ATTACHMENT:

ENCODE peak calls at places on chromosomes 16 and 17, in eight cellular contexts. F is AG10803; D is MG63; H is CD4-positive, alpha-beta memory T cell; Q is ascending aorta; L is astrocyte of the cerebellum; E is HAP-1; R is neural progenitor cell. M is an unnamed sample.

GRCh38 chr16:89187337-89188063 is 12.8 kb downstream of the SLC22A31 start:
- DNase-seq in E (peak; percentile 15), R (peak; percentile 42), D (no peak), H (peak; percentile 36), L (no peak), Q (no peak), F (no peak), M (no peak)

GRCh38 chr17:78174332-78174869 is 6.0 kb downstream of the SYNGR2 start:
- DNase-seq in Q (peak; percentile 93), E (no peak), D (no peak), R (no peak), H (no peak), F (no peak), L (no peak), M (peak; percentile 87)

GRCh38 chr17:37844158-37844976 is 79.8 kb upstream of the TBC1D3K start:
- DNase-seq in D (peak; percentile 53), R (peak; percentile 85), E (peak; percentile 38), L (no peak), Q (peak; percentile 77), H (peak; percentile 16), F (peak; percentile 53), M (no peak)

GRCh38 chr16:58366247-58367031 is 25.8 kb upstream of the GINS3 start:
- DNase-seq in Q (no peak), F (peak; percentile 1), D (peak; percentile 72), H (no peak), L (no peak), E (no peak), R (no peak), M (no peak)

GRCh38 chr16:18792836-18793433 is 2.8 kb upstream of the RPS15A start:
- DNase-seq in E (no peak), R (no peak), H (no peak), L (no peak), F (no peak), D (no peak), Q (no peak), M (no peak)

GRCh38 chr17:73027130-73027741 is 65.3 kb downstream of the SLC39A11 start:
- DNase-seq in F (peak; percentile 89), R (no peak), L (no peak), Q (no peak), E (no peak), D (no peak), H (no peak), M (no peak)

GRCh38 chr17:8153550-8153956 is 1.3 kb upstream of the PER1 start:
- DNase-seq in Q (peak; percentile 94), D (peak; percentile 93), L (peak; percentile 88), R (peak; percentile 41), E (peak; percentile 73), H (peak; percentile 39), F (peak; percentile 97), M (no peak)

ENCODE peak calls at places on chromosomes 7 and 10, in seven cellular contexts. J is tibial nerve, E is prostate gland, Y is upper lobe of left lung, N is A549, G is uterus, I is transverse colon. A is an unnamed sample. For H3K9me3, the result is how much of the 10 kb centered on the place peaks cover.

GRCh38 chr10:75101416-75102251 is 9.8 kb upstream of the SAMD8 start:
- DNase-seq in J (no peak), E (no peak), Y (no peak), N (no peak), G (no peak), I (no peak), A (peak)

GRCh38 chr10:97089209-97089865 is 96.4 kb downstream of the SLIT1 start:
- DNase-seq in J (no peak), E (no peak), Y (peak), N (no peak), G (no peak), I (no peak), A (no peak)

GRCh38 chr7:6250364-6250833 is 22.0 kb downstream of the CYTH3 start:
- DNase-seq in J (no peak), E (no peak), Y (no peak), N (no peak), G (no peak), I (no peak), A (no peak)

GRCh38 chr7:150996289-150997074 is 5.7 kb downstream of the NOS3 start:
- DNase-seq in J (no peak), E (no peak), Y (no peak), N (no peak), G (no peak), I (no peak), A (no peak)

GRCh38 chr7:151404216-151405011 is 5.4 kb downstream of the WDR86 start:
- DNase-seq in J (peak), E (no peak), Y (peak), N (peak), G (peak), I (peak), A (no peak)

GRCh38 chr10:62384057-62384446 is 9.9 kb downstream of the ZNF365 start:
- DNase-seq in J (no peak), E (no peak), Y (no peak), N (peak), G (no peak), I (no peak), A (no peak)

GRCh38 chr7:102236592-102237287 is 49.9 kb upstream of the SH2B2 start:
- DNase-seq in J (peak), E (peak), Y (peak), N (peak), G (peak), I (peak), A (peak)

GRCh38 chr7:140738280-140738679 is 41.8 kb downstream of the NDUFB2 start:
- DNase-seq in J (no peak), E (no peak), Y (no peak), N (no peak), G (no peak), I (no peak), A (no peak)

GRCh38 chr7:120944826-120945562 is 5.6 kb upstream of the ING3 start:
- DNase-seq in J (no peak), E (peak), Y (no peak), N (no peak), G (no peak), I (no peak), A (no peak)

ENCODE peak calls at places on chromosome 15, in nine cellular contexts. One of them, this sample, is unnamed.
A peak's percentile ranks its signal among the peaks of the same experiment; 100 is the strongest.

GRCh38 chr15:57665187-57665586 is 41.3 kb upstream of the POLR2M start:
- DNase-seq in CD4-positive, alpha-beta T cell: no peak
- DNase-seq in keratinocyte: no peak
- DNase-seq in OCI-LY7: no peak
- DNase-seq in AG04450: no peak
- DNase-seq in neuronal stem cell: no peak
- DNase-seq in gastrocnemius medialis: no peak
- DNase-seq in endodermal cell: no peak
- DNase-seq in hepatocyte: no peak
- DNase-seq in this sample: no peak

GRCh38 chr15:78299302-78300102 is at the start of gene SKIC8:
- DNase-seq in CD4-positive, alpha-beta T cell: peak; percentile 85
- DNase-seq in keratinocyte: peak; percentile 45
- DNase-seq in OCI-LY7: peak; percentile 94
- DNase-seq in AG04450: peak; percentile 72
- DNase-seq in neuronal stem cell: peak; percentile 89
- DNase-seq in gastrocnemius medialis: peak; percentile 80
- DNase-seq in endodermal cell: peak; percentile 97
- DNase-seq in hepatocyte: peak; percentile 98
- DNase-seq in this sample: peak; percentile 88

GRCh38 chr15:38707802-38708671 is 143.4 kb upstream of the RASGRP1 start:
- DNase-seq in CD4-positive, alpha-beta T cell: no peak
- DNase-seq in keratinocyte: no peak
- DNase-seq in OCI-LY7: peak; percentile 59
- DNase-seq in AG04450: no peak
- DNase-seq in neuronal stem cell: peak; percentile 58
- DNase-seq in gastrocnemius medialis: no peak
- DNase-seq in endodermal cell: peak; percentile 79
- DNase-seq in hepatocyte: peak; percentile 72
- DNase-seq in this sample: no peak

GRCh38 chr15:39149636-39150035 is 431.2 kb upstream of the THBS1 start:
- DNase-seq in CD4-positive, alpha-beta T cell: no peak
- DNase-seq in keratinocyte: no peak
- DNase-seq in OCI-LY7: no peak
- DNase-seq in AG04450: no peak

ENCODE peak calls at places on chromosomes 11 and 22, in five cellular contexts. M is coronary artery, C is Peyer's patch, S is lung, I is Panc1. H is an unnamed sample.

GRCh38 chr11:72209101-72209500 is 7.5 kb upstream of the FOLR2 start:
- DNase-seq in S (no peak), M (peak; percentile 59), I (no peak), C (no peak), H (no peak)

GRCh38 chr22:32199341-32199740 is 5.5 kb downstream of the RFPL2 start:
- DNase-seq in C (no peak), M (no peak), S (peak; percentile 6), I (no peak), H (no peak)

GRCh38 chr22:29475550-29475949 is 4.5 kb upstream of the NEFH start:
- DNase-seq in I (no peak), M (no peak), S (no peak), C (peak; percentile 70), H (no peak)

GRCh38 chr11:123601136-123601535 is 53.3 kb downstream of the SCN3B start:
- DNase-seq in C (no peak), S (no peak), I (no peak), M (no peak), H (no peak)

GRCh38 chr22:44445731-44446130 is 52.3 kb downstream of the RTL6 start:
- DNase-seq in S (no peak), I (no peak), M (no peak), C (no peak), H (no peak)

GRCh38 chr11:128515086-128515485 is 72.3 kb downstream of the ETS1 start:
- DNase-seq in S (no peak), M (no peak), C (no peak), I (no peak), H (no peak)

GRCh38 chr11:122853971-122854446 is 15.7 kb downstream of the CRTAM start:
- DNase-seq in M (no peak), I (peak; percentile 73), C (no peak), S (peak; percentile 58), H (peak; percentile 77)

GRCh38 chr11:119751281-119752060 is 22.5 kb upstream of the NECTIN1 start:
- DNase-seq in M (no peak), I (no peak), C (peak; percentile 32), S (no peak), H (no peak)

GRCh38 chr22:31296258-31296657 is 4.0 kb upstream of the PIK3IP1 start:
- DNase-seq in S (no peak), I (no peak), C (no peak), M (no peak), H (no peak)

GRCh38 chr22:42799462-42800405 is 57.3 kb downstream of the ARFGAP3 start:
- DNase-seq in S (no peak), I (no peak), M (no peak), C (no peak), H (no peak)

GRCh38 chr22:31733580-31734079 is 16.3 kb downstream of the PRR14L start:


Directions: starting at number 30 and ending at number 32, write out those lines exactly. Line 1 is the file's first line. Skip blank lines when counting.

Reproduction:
- DNase-seq in J (peak), E (peak), Y (peak), N (peak), G (peak), I (peak), A (peak)

GRCh38 chr7:140738280-140738679 is 41.8 kb downstream of the NDUFB2 start:
- DNase-seq in J (no peak), E (no peak), Y (no peak), N (no peak), G (no peak), I (no peak), A (no peak)